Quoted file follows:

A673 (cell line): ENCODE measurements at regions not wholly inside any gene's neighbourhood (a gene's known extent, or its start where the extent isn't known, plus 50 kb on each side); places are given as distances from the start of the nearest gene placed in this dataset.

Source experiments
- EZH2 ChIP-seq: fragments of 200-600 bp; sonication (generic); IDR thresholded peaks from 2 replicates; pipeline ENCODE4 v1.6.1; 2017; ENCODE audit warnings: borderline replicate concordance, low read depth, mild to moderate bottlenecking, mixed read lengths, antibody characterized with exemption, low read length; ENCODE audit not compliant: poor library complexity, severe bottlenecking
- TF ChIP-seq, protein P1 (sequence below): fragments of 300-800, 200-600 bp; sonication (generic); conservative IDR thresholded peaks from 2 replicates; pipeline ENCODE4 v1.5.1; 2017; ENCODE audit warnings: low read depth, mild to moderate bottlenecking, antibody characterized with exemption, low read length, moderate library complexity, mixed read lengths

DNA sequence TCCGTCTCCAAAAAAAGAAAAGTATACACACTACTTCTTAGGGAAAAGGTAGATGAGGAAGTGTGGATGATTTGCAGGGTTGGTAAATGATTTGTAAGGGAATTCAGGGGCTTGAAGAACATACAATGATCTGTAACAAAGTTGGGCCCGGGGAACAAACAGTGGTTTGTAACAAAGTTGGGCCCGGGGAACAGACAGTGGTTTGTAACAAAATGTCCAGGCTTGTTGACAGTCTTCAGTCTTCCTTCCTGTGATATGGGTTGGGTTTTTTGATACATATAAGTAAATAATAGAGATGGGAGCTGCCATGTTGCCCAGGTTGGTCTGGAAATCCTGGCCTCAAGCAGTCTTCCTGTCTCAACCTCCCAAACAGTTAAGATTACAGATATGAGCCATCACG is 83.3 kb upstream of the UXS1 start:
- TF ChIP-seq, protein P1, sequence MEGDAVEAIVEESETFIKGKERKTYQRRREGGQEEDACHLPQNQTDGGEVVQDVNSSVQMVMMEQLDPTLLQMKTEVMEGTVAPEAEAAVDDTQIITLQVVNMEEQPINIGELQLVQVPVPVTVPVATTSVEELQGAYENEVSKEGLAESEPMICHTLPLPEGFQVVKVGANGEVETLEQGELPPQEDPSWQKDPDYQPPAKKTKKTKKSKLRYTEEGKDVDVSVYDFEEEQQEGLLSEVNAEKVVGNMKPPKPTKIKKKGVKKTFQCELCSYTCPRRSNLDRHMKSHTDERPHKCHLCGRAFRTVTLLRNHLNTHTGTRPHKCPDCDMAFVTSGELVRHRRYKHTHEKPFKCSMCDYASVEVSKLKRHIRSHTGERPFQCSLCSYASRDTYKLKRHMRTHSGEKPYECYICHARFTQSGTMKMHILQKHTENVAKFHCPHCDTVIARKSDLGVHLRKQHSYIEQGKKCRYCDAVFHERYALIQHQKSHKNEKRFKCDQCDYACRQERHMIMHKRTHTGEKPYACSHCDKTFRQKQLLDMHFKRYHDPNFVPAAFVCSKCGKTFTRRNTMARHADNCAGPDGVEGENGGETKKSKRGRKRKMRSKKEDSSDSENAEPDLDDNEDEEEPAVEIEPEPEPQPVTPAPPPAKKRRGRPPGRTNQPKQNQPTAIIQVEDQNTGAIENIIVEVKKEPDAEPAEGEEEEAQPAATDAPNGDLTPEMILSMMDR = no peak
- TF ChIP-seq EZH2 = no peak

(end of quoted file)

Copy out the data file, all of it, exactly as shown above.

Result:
A673 (cell line): ENCODE measurements at regions not wholly inside any gene's neighbourhood (a gene's known extent, or its start where the extent isn't known, plus 50 kb on each side); places are given as distances from the start of the nearest gene placed in this dataset.

Source experiments
- EZH2 ChIP-seq: fragments of 200-600 bp; sonication (generic); IDR thresholded peaks from 2 replicates; pipeline ENCODE4 v1.6.1; 2017; ENCODE audit warnings: borderline replicate concordance, low read depth, mild to moderate bottlenecking, mixed read lengths, antibody characterized with exemption, low read length; ENCODE audit not compliant: poor library complexity, severe bottlenecking
- TF ChIP-seq, protein P1 (sequence below): fragments of 300-800, 200-600 bp; sonication (generic); conservative IDR thresholded peaks from 2 replicates; pipeline ENCODE4 v1.5.1; 2017; ENCODE audit warnings: low read depth, mild to moderate bottlenecking, antibody characterized with exemption, low read length, moderate library complexity, mixed read lengths

DNA sequence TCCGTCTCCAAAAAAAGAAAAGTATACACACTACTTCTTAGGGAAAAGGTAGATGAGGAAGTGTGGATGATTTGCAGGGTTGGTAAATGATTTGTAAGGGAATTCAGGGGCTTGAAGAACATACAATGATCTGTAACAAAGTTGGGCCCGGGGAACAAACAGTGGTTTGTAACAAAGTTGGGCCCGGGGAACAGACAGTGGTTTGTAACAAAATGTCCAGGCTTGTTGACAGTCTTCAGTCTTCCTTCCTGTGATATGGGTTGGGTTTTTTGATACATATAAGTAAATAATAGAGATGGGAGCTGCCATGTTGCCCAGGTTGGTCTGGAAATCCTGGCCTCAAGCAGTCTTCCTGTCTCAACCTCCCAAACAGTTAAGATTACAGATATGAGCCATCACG is 83.3 kb upstream of the UXS1 start:
- TF ChIP-seq, protein P1, sequence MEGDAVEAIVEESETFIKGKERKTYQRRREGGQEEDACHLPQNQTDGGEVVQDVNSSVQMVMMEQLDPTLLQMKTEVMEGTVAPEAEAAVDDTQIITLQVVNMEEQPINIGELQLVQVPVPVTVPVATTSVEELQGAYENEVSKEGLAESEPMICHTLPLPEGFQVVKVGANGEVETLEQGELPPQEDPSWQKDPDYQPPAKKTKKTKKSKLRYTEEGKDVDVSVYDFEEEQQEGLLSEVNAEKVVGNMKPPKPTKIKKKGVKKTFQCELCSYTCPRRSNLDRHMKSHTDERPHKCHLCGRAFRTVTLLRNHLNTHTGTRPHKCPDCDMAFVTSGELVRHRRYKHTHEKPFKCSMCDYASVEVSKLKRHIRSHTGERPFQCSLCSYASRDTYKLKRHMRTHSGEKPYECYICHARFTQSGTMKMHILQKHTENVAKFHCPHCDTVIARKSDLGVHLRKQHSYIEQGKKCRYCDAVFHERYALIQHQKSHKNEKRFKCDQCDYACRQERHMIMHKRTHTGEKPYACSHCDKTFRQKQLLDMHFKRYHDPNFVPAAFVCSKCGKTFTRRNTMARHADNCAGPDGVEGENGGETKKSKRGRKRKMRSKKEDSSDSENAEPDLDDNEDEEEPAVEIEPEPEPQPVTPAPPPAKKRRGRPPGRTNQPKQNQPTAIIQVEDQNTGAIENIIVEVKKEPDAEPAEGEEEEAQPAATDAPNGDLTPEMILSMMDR = no peak
- TF ChIP-seq EZH2 = no peak